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Behind Saving Lives: An inside look into the life of paramedics

Photo provided by staff.
Wednesday, February 26, 2014 - 9:00pm

You see them all the time. They're the first on scene of an emergency. They save lives. They're East Baton Rouge first responders, but many of us don't really know what goes on behind the scenes like the chaos and the sacrifices.

The chaotic sound of sirens are what you usually hear before you see them coming down the road.

Joshua Howley and Trevor Carville don't even notice the siren. It's all part of being a paramedic and so is dealing with life and death situations every day.

"You don't know what you're going to see," Joshua said. "You don't know what kind of calls you're going to get or how busy you're going to be or where you're going to go."

So I went along for the ride and their day starts pretty early.

"People call me crazy, but I get up at three in the morning, and I go to the gym," Trevor said. "I come back, shower, and get ready for work."

The long days, twelve-hour days, and some times they're just waiting around for a call, but that doesn't usually last long.

I only stayed in the EMS truck for a couple of hours, but Trevor and Joshua spend most of their day in there, nearly ten hours a day to be exact.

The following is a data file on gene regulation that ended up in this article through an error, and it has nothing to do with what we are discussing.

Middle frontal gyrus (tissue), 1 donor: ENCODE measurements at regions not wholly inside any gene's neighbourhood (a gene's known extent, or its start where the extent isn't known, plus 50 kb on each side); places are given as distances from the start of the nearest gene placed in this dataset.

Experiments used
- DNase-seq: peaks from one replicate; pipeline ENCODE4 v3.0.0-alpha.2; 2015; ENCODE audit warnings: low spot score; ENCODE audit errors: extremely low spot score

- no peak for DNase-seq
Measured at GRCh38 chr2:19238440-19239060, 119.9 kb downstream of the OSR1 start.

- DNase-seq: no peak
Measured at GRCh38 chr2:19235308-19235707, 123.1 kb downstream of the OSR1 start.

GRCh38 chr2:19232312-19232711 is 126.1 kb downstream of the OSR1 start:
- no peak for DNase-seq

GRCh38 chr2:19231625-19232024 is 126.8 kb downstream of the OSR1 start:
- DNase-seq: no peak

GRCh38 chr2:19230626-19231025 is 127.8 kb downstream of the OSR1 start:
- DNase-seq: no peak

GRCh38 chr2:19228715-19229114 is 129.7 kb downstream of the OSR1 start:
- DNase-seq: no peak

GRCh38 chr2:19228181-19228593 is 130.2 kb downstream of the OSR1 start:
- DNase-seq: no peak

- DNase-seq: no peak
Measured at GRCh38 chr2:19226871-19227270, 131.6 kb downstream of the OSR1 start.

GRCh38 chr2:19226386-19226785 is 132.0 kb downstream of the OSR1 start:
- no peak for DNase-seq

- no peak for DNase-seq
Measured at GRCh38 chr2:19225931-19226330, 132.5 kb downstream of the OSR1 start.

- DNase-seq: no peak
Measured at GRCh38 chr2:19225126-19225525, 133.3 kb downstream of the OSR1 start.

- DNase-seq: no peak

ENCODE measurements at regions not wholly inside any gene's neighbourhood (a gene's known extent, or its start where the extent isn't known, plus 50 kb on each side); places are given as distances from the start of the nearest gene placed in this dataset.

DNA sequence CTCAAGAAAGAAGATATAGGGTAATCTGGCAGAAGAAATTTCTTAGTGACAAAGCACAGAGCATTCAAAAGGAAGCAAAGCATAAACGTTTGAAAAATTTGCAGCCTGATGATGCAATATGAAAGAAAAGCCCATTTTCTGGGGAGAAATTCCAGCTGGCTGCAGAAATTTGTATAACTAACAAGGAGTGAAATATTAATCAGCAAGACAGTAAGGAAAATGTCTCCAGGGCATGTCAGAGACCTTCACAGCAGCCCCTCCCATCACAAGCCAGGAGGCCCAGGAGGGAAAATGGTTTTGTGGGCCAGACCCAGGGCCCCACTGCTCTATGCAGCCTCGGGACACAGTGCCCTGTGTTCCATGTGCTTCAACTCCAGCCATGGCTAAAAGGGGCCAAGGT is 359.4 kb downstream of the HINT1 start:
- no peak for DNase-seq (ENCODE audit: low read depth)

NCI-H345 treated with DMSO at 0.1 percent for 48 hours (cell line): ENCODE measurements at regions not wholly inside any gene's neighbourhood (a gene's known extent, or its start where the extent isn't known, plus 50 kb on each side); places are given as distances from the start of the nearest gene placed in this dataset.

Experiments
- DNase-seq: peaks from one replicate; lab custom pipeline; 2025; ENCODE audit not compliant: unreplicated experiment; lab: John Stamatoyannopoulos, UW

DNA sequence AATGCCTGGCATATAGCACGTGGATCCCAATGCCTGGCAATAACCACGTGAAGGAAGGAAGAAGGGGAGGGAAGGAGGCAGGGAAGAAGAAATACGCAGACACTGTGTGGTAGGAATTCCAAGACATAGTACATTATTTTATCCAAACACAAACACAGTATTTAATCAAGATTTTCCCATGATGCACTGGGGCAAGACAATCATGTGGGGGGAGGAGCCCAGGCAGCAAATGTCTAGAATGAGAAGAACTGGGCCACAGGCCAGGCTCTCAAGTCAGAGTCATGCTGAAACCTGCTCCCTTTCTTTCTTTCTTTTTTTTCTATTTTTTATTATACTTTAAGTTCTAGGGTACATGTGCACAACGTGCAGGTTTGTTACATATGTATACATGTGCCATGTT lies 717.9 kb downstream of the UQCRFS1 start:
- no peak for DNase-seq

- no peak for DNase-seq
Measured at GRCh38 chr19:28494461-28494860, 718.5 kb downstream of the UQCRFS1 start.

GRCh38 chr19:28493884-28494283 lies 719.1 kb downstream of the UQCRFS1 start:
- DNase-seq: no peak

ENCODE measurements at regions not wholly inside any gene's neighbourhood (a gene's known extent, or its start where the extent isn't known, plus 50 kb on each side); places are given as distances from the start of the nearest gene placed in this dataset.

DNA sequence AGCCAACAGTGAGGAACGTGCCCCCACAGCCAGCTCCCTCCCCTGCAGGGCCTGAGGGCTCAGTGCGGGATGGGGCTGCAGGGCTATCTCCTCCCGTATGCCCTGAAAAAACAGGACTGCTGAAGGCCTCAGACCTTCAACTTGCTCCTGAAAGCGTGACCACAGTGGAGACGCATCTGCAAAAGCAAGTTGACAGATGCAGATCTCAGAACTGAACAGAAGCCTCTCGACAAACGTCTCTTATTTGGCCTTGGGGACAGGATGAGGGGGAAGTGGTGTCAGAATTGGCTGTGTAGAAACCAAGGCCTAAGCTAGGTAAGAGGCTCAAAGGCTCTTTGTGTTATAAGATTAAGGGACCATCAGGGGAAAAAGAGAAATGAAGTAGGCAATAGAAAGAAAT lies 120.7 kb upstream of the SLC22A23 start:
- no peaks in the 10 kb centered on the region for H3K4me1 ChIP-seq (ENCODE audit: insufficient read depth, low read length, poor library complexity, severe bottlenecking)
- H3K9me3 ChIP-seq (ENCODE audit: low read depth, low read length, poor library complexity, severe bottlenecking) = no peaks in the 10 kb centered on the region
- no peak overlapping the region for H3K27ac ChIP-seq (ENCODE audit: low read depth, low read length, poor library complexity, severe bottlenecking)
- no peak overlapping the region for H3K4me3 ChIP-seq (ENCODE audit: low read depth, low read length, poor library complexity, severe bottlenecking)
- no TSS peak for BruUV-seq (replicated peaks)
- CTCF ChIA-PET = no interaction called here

"You're going to work seven out of 14 days," Trevor explained. "You're going to work 14 out of 28. So essentially you work every day for six months."

But that's nothing new for these guys.

"Paramedic training was pretty rough," Trevor said. "It was two years of school and one year, and we went from 8:00 to 5:00 every day."

They all train the same, but each one comes from a different place. For Trevor, it was a path to becoming a doctor.

"I guess I should see if I can handle this or not," Trevor admitted. "I went in and found out I really enjoy it. I function well under pressure, and I've been having a great time since."

Joshua said he's worked all kinds of jobs before he finally found his true calling.

"In the past 16 years, I've probably had about 10 or 12 different jobs," Joshua admitted. "I've had a lot of different experiences, and I think I like this because it's completely different."

Neither of them would have it any other way, but with a job like this, there are sacrifices.

"I've got a one-year-old daughter at home, and my better half is also a paramedic here, and we work the same shift side," Trevor said. "Christmas day, we had to spend it apart. I got to spend the day with my daughter and my family, and Jess had to go to work."

"I'd say the weekends," Joshua said. "Just every other weekend not being able to work, I end up missing out on a lot of family events."

It's not always glamorous either.

"We see projectile vomit, arterial bleeds, and pretty much any type of fluid that likes to paint the walls," Joshua explained.

It can be dangerous

"They can turn on you and become aggressive, whether it's the family or the patient," Trevor said.

"You kind of get a sixth sense about it. You can tell when someone's getting upset," Joshua said. "So you try to position yourself in a way that if they take a swing at you or they start to become violent, you can get out of the way."

But at the end of the day, to these two, it's all worth it.

"What you did made the difference in whether or not a person recovered, lived or died," Trevor said.

If you want to learn more about what goes into becoming a paramedic or if you have any questions, you can contact EBR EMS:

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